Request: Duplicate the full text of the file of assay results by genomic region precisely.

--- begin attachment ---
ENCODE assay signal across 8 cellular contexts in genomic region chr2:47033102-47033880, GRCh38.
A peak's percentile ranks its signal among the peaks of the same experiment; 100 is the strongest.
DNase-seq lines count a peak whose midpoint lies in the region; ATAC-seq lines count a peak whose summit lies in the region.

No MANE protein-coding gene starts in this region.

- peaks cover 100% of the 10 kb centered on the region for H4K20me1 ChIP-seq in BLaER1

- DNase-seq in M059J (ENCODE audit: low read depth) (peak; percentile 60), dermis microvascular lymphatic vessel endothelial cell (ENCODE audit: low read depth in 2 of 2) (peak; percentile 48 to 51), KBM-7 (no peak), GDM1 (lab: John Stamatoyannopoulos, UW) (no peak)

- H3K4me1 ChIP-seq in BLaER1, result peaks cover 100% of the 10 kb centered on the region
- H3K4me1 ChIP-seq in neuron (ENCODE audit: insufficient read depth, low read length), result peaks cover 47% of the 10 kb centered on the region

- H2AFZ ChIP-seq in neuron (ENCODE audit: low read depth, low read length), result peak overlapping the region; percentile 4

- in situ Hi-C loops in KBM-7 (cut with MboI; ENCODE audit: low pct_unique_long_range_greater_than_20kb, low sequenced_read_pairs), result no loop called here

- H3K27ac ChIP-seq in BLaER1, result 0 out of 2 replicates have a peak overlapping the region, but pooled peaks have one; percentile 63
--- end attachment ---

ENCODE assay signal across 8 cellular contexts in genomic region chr2:47033102-47033880, GRCh38.
A peak's percentile ranks its signal among the peaks of the same experiment; 100 is the strongest.
DNase-seq lines count a peak whose midpoint lies in the region; ATAC-seq lines count a peak whose summit lies in the region.

No MANE protein-coding gene starts in this region.

- peaks cover 100% of the 10 kb centered on the region for H4K20me1 ChIP-seq in BLaER1

- DNase-seq in M059J (ENCODE audit: low read depth) (peak; percentile 60), dermis microvascular lymphatic vessel endothelial cell (ENCODE audit: low read depth in 2 of 2) (peak; percentile 48 to 51), KBM-7 (no peak), GDM1 (lab: John Stamatoyannopoulos, UW) (no peak)

- H3K4me1 ChIP-seq in BLaER1, result peaks cover 100% of the 10 kb centered on the region
- H3K4me1 ChIP-seq in neuron (ENCODE audit: insufficient read depth, low read length), result peaks cover 47% of the 10 kb centered on the region

- H2AFZ ChIP-seq in neuron (ENCODE audit: low read depth, low read length), result peak overlapping the region; percentile 4

- in situ Hi-C loops in KBM-7 (cut with MboI; ENCODE audit: low pct_unique_long_range_greater_than_20kb, low sequenced_read_pairs), result no loop called here

- H3K27ac ChIP-seq in BLaER1, result 0 out of 2 replicates have a peak overlapping the region, but pooled peaks have one; percentile 63